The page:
Story at a glance
- The Black Lives Matter movement has helped to educate the American public on some of the challenges faced by Black Americans, from constant microaggressions to greater instances of police violence.
- Links have already been drawn between severe acts of discrimination and long-lasting racial trauma, which can negatively affect mental and physical health.
- Researchers have now found that racial discrimination also puts African Americans at greater risk for accelerated aging at the cellular level.
2020 has been a year of both intense trauma and long overdue illumination, as both the coronavirus pandemic and the Black Lives Matter protests have helped shed light on the preexisting inequities faced by people of color — especially Black Americans.
The Black Lives Matter movement has already helped educate more Americans about our country’s historical, and present day, racism. People have learned about distinct challenges and traumatizing events faced by Black Americans in the United States, from the 1921 Tulsa Race Massacre to the origin and meaning of the Juneteenth holiday. These traumas are not without their lasting implications either, as their burden is felt throughout generations by way of racial trauma.
Racial trauma has been shown to manifest both psychologically and physiologically, and those who suffer from it can experience anything from hypervigilance to threats and suspiciousness to headaches and heart palpitations — similar to the symptoms felt by those suffering from post traumatic stress disorder.
Now, another link has been drawn between experienced racism and the deterioration of one’s physical health at the cellular level, adding to a growing mound of evidence that racism is not only a social and moral dilemma but an important issue of public health.
Emotional traumas, physical manifestations
Sierra Carter is a psychology professor at Georgia State University, as well as a researcher who has devoted years of her time to learning more about the connection between high levels of racial discrimination and a lower life expectancy for Black Americans.
“I’m part of a research team that has been following more than 800 Black American families for almost 25 years,” writes Carter in a recent op-ed for The Conversation. “We found that people who had reported experiencing high levels of racial discrimination when they were young teenagers had significantly higher levels of depression in their 20s than those who hadn’t. This elevated depression, in turn, showed up in their blood samples, which revealed accelerated aging on a cellular level.”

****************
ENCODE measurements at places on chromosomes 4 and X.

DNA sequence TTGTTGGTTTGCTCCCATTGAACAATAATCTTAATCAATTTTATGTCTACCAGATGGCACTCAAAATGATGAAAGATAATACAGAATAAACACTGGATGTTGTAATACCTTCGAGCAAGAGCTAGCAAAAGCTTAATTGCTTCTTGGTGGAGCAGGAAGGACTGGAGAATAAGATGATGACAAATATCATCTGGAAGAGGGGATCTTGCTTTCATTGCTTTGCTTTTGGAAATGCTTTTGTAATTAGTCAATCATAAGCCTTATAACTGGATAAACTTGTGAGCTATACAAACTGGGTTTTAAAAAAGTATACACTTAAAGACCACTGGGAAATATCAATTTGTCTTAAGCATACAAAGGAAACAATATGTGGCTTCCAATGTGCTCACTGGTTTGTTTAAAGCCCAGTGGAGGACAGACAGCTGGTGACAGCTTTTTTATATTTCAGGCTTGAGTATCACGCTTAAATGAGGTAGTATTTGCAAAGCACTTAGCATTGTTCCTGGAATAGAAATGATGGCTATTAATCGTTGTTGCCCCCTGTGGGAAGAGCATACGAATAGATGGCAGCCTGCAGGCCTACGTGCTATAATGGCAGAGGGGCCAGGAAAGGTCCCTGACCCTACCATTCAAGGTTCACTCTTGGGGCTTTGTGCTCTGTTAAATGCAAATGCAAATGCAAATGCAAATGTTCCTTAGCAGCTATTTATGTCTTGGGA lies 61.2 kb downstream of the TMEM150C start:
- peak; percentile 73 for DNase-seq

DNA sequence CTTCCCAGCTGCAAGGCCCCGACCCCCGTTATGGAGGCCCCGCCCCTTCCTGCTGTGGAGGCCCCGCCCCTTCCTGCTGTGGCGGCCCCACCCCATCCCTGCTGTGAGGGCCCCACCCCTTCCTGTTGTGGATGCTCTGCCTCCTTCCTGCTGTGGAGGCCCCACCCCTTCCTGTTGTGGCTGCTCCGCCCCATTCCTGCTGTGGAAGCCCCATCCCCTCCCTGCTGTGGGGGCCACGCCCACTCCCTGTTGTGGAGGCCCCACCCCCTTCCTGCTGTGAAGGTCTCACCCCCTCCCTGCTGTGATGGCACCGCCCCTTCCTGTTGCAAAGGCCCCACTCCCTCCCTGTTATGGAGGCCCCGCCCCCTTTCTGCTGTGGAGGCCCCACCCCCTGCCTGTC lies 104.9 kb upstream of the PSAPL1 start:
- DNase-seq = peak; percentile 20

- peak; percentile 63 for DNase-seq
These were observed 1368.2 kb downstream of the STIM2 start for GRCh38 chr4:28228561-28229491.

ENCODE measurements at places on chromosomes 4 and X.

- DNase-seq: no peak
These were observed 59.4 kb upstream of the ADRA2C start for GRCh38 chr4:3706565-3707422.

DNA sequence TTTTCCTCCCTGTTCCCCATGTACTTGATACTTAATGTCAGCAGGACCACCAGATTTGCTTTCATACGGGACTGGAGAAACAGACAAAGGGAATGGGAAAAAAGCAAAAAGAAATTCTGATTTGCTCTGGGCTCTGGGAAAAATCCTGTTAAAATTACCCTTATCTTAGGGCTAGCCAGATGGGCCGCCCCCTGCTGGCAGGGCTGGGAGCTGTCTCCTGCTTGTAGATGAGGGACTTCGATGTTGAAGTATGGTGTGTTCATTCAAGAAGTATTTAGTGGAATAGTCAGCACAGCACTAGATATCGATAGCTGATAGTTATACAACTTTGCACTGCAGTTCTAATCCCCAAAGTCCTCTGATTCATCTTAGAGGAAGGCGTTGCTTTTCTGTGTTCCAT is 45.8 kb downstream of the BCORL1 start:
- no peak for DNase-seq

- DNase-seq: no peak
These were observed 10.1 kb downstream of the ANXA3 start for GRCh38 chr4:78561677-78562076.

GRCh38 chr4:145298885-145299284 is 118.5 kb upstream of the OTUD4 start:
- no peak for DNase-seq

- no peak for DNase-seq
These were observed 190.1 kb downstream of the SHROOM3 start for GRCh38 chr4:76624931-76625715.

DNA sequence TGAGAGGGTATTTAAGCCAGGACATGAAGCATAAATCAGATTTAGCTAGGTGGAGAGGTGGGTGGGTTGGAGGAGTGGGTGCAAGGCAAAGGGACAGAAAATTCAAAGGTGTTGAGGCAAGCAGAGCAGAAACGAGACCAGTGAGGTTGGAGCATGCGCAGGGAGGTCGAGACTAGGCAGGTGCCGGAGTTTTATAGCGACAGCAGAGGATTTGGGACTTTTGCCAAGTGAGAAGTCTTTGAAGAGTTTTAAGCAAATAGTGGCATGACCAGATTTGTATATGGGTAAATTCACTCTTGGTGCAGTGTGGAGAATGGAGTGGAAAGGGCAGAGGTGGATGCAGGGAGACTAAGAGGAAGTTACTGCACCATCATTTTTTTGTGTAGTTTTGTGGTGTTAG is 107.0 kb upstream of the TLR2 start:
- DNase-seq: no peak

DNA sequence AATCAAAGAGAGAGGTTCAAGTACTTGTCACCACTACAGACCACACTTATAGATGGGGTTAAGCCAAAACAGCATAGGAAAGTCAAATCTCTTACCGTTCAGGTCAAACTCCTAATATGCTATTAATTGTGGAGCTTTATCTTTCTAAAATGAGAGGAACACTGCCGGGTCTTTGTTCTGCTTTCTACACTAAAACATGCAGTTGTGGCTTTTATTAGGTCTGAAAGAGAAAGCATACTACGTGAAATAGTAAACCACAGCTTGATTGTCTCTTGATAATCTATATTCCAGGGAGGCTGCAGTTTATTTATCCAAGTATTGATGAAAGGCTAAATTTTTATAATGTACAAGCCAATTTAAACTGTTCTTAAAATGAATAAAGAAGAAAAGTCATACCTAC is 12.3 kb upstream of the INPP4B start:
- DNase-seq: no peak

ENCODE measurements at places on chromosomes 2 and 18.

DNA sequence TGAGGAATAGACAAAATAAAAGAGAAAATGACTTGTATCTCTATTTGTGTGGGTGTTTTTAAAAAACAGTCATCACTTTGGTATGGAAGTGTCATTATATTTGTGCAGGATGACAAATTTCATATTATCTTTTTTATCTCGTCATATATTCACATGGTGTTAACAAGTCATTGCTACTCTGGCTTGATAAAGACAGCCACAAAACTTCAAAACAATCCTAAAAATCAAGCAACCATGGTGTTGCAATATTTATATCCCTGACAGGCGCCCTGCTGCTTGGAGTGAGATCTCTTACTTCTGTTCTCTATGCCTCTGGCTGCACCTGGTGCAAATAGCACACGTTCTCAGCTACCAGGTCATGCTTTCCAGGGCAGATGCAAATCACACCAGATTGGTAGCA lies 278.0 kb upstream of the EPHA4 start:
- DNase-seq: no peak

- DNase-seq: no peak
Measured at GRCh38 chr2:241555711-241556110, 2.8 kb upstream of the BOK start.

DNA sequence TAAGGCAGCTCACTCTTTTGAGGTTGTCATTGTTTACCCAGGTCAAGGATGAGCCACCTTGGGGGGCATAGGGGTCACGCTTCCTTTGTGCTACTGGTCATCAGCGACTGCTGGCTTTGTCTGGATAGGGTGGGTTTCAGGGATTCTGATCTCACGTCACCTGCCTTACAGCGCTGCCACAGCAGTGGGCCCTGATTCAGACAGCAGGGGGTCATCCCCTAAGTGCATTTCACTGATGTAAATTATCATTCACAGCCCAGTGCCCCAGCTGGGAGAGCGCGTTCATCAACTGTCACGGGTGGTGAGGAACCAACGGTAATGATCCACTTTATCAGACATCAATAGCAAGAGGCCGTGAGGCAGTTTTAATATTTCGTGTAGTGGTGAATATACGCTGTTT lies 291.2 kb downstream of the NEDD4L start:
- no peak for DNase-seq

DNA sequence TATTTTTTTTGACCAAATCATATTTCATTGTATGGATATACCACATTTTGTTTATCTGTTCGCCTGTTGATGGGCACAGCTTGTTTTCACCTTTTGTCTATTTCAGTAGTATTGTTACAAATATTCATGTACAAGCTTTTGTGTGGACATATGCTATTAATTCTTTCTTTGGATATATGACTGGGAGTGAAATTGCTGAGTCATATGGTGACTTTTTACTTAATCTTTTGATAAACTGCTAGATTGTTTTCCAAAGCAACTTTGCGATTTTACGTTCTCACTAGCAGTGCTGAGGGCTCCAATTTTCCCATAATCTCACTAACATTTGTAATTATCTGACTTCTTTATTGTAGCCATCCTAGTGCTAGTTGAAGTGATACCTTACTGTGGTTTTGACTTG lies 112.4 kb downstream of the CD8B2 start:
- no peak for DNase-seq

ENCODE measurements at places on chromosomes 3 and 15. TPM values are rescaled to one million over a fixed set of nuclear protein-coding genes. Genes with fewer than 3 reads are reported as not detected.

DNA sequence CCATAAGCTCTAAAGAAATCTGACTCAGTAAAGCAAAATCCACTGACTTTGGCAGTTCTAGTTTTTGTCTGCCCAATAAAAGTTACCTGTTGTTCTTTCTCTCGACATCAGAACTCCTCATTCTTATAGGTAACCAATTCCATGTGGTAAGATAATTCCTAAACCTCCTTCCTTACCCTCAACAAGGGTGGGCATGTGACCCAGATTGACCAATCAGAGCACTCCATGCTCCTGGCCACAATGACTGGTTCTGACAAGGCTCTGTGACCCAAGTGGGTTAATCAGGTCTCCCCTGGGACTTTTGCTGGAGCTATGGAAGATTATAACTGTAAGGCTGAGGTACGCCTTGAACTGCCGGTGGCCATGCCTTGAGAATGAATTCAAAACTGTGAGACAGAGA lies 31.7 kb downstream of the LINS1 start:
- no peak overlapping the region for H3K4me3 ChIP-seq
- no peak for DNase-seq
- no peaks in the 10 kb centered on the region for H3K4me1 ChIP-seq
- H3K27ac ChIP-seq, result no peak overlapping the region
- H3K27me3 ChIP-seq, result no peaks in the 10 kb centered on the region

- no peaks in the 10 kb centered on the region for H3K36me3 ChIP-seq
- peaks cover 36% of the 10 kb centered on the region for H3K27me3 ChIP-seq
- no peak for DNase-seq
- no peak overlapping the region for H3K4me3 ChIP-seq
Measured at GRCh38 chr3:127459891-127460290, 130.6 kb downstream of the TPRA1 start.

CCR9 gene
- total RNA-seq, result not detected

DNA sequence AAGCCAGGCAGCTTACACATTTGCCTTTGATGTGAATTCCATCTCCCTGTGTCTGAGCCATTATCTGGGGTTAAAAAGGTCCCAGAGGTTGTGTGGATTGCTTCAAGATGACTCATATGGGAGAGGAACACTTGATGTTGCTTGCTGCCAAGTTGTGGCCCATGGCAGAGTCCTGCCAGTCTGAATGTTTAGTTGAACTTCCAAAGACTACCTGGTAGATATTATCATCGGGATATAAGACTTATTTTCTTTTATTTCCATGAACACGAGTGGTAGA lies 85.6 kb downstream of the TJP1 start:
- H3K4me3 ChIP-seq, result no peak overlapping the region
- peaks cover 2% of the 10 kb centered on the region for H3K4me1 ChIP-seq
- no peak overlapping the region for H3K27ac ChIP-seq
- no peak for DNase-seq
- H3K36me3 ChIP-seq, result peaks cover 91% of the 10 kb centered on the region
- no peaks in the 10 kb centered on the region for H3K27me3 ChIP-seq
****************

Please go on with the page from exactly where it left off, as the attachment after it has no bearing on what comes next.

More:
Established in 1996 at Iowa State University and the University of Georgia, the research Carter is referring to is called the Family and Community Health Study — the largest study of African American families in the country. For more than two decades it has delved into “how stress, neighborhood characteristics and other factors affect Black American parents and their children over a lifetime.”
Self-reported questionnaires on experiences of racial discrimination and depressive symptoms were collected every two to three years, then in 2015 the team began collecting blood samples to assess participants’ risks for heart disease and diabetes, as well as what Carter describes as “biomarkers that predict the early onset of these diseases.”
What the researchers found is that some young people were actually “older” at a cellular level compared to their chronological age. The culprit: racial discrimination, which Carter says accounted for much of this specific variation and helped solidify a connection between accelerated aging and such traumatic experiences.
“Our research is not the first to show Black Americans live sicker lives and die younger than other racial or ethnic groups. The experience of constant and accumulating stress due to racism throughout an individual’s lifetime can wear and tear down the body – literally ‘getting under the skin’ to affect health.”
Additional research by Auburn University has helped to strengthen the theory that severe racial discrimination affects people at the cellular level, as results of the study showed a link between an increase in racial discrimination and a more rapid shortening of telomeres — pieces of DNA that protect — which provides an indication of cell aging.
Doubtless there is still much to explore of the connection between cell aging and instances of traumatizing discrimination, and there are no indications that Carter plans on stopping her research any time soon. Next her team plans on focusing more closely on the accelerated aging process and delving into the concept of resiliency and early life interventions and their potential to offset and prevent health decline.
“With continued research,” says Carter, “my colleagues and I hope to identify ways to interrupt the harmful effects of racism so that Black lives matter and are able to thrive.”
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